Changing cooking oil may benefit postmenopausal women with type 2 diabetes
A daily dose of safflower cooking oil may help postmenopausal women who suffer from type 2 diabetes improve many of the symptoms of their condition, according to a new study from Ohio State University researchers.
The study showed that women who add as little as one and two-third teaspoons of the cooking oil to their diets may improve their cholesterol levels, blood sugar test scores, insulin sensitivity and inflammation. These symptoms of type 2 diabetes are among the leading causes of heart disease among individuals with the condition.
For the study, researchers examined the results of a previous investigation that asked a group of diabetic postmenopausal women to supplement their diet with the cooking oil. The original researchers took blood samples from the participants throughout the course of the study.
The examination of the data showed that participants made marked improvements to their condition after just 16 weeks of supplementation. Insulin sensitivity increased by 2.7 percent, C-reactive protein - a marker of inflammation - decreased by 17.5 percent, blood sugar levels improved by between 11 and 19 points and good cholesterol increased by 14 percent.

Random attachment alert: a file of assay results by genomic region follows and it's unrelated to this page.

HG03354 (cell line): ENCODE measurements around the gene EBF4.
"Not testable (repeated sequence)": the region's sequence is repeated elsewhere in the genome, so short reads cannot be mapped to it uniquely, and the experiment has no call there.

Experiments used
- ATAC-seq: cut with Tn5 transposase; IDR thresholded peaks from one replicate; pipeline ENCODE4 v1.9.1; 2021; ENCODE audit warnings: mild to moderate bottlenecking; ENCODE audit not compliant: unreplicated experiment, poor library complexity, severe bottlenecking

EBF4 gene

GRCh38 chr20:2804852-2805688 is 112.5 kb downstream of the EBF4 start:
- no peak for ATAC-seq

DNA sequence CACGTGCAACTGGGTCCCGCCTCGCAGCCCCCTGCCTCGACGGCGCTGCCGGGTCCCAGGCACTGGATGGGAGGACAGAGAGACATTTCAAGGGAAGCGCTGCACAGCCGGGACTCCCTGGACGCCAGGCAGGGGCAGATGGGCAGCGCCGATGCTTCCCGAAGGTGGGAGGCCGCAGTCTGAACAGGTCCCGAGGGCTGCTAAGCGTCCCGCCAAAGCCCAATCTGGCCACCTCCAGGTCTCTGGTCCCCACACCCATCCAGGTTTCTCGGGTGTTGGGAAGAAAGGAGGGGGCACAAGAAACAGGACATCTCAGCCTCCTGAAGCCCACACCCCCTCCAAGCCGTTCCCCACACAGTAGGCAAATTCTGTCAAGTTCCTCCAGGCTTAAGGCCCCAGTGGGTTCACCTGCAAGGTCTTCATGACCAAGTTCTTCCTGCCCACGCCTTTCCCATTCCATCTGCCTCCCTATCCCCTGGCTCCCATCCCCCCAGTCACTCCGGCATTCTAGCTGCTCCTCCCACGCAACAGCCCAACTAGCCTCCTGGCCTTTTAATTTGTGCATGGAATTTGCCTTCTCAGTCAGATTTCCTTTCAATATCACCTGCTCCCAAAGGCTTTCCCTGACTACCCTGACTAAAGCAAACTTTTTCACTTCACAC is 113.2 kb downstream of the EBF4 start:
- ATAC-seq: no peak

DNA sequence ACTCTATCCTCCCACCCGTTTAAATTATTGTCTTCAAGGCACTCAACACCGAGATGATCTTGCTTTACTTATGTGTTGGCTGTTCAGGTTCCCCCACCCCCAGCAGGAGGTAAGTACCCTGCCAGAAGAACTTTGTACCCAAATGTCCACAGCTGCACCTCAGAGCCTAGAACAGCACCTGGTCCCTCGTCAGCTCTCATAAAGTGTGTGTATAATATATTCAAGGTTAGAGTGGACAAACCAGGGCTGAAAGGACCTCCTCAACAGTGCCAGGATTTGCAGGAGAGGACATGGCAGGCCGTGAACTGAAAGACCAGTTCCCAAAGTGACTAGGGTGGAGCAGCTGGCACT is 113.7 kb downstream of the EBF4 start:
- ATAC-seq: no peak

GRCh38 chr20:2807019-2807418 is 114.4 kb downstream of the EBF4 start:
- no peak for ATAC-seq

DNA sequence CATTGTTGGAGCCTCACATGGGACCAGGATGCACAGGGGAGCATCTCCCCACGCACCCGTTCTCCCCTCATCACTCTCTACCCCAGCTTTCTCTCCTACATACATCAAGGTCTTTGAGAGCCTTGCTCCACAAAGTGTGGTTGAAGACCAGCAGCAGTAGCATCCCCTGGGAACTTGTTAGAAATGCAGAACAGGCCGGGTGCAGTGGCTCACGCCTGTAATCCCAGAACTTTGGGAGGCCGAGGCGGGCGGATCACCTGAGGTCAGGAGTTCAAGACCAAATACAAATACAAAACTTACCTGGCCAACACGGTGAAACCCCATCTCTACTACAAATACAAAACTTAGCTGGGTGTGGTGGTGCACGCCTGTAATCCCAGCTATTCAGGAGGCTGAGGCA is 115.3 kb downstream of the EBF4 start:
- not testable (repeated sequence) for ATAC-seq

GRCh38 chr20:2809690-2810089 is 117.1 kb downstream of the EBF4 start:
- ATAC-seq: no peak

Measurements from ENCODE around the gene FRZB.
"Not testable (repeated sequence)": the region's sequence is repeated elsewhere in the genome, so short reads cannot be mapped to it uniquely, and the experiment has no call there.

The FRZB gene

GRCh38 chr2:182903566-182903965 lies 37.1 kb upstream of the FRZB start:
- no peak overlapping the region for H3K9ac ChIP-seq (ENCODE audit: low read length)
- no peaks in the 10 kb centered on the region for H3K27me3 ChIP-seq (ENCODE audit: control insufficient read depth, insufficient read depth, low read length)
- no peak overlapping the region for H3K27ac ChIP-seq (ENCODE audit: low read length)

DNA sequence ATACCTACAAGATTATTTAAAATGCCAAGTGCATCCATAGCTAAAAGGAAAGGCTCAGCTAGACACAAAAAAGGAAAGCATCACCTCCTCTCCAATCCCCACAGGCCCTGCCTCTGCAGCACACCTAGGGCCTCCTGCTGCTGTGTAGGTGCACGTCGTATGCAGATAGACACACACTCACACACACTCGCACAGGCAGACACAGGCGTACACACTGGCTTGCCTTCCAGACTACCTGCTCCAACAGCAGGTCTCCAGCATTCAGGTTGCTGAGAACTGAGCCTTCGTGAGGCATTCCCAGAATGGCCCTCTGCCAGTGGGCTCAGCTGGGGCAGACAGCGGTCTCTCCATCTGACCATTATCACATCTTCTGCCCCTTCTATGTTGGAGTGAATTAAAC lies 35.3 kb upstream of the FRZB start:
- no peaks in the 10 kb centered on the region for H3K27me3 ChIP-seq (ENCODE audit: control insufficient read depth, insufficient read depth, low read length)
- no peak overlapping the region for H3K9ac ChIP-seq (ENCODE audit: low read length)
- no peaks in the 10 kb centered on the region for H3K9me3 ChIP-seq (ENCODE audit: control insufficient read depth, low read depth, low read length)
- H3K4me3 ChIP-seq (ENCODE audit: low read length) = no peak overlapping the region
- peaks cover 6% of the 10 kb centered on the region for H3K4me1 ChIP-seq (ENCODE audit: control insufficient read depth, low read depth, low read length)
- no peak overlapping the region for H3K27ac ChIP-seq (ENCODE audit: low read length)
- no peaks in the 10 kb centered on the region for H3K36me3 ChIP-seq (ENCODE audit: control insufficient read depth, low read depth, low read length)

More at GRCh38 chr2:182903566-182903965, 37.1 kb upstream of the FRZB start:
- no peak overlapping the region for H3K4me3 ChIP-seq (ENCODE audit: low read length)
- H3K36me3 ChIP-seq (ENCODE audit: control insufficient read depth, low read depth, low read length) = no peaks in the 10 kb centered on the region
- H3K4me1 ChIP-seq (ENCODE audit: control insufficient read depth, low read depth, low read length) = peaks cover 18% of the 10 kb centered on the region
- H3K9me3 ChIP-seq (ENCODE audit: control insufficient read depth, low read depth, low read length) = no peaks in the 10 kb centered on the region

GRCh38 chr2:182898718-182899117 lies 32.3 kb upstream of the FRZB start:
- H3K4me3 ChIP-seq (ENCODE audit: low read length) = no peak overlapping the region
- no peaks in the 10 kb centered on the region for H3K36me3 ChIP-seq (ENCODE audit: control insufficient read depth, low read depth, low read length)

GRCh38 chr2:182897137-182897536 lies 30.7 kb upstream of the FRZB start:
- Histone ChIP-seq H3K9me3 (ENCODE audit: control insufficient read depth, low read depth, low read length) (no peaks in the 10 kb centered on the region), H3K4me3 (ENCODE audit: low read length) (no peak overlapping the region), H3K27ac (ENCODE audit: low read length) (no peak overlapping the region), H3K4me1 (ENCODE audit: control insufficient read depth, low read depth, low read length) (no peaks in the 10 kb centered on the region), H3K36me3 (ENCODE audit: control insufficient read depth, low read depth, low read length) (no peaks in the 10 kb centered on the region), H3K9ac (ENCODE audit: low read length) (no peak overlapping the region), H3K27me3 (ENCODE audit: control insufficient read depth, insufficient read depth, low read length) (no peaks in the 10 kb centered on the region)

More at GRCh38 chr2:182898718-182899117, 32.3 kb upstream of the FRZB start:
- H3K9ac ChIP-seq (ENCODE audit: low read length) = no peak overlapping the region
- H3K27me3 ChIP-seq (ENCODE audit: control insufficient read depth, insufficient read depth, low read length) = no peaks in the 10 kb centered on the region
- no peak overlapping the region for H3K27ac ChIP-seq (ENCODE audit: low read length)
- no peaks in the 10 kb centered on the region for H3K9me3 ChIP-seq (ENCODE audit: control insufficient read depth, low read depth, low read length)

The researchers said that safflower oil is rich in a polyunsaturated fatty acid (PUFA) known as linoleic acid. This substance has been shown in previous investigations to support heart health. It is most likely behind the improvements in the condition of diabetics noted by the study, they said.
"A small change in eating behavior to alter the fatty acid content of the diet might improve metabolic measures in people already consuming what is considered to be an adequate amount of dietary linoleic acid," said Martha Belury, who led the study. "What is needed in our diet is PUFAs to help with cardiovascular disease, the number one killer of men and women in this country."